Seven Ways to Prepare for the Global Labor Shortage

Seven Ways to Prepare for the Global Labor Shortage

Get ahead of the crowd and apply these seven ways to prepare for the global labor shortage and win the war for talent.

  1. Educate Yourself! – If you’re like many managers, you have very little understanding of the crisis ahead. Do some reading on the war for talent, the aging workforce, the skills gap and the inevitability of global competition. Use that fear as a heads-up to inspire you to become a talent expert before your competitors do.

  3. Calculate business impacts – Work with your CFO to calculate the business impacts of having numerous position vacancies, low new-hire skill levels and the resulting low productivity due to the aging workforce, the skills gap, and the global competition for talent. Some of the possible negative consequences of failing to have the right people in the right jobs include goods not shipped on time, low product quality, lower customer service ratings, projects falling behind, loss of existing or future customers and even an image of instability or the rumor of going out of business.

  5. Integrate recruiting into business processes – It’s important for managers to realize upfront that no one will be exempt from labor shortages and some industries will be hit especially hard in the upcoming war for talent. It’s critical that you integrate great recruiting and retention into every business, measurement and reporting process.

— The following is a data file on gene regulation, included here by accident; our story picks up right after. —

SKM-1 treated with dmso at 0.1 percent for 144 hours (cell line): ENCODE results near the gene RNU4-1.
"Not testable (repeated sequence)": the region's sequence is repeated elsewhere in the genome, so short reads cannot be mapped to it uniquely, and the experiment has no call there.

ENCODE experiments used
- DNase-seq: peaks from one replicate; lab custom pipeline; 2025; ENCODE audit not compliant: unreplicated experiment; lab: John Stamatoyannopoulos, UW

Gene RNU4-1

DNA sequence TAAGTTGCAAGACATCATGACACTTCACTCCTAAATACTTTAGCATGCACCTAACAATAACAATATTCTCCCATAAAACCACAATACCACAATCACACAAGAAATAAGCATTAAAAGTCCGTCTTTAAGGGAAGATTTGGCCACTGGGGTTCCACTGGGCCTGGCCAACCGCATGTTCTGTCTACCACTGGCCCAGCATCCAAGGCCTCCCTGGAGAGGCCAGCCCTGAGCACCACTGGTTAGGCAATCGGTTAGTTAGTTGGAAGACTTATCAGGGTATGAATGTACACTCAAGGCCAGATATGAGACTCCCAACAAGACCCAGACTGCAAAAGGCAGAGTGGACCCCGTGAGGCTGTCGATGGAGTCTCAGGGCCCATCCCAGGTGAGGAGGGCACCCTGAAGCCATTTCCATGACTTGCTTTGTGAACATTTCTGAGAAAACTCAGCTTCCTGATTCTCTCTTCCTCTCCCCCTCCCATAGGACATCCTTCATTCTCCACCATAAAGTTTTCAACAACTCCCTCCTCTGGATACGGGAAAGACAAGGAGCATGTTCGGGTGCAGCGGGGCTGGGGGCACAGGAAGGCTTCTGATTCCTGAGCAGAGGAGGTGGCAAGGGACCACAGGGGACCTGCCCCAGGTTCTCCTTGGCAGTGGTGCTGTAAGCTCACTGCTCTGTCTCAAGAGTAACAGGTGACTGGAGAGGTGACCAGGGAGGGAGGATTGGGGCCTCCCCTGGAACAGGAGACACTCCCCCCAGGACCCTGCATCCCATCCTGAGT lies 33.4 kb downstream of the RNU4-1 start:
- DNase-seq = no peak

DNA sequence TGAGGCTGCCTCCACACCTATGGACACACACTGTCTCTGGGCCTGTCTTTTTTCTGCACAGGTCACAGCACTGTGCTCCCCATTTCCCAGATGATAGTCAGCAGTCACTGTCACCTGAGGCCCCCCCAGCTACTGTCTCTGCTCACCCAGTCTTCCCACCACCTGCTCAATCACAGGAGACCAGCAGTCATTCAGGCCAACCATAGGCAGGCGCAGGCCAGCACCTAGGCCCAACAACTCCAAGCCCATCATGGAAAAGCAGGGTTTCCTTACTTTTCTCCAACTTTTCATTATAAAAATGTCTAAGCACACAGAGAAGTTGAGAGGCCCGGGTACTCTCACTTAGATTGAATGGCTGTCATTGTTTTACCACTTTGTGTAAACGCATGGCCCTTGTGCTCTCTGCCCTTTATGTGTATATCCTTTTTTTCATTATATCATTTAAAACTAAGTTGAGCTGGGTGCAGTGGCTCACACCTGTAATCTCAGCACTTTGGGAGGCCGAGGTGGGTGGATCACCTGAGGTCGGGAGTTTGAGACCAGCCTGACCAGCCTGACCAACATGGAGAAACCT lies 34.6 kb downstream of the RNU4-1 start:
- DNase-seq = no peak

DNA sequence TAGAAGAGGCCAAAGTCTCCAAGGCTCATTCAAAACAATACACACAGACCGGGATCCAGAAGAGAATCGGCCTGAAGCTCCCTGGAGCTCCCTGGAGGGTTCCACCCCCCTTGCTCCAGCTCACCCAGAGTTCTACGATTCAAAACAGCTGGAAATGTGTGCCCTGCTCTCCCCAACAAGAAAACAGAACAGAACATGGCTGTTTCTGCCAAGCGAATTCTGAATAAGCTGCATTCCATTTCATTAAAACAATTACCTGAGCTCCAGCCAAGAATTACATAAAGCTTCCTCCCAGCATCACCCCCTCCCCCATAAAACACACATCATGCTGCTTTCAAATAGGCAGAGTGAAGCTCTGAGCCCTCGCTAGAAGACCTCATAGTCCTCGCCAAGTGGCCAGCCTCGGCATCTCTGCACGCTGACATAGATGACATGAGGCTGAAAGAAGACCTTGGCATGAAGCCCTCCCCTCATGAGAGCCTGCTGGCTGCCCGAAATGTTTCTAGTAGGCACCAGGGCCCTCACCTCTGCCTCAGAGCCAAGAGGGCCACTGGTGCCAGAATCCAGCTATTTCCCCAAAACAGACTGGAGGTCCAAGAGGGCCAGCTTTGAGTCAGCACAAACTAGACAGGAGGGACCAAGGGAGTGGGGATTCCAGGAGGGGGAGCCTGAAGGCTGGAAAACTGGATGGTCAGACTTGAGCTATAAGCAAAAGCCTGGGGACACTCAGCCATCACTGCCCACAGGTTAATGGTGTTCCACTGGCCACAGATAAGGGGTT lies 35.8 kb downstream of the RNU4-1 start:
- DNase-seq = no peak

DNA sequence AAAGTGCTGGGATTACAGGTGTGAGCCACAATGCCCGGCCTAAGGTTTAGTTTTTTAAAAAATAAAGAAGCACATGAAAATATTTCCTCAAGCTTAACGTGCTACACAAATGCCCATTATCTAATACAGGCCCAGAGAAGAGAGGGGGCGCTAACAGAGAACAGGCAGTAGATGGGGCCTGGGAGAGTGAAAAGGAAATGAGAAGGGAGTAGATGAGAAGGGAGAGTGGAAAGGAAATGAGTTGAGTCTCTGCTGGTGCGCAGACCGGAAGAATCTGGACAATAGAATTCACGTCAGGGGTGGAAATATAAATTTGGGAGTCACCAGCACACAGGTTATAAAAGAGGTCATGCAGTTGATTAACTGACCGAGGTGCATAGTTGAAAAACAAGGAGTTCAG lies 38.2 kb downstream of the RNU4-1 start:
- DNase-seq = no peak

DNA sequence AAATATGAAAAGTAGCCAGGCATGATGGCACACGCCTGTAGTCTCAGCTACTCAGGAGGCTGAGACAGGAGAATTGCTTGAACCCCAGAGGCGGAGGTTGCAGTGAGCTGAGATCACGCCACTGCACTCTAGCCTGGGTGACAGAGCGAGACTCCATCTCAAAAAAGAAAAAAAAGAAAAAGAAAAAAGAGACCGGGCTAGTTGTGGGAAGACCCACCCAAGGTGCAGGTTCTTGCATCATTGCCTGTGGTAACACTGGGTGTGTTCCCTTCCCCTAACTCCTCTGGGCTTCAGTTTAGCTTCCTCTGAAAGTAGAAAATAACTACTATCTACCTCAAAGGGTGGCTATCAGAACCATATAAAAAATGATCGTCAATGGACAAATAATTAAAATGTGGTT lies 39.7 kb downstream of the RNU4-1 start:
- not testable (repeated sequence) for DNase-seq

7. Forecast talent needs – Develop a process for forecasting your talent needs. Work with budgeting, sales forecasting and strategic planning to get some idea of where your business is going and what your talent needs will be in the next 18 months.

  9. Prepare for increased turnover – Assume that your turnover rates will increase dramatically. Put someone in charge of retention tools and efforts but make all managers accountable for turnover. Focus on the turnover rates of top performers. And, especially if you are well known as an employer of choice, prepare retention and “blocking” strategies to minimize the damage from competitors’ raids.

  11. Identify your “talent competitors” – Because companies within commuting distance may compete with you for talent and non-product specific jobs (talent competitors are generally different from your product competitors), know your enemies. Do a side-by- side comparison of what tools and approaches they are utilizing and compare them to yours, so you can counter and top each one.

  13. Look ahead – Monitor the indicators that tell you when competition for talent is increasing so that you won’t be surprised. Indicators include: changes in the unemployment rate, job growth rate, economic growth rates, low employee-engagement scores, changes in the number of applications received, the “time-to- fill” for your own jobs, and increasing vacancies and turnover at talent competitors. Major mergers, layoffs and facility expansions should also be monitored as indicators of future changes in the talent picture.

Written by TalentClick CEO Greg Ford, M.Ed. and Dr. John Sullivan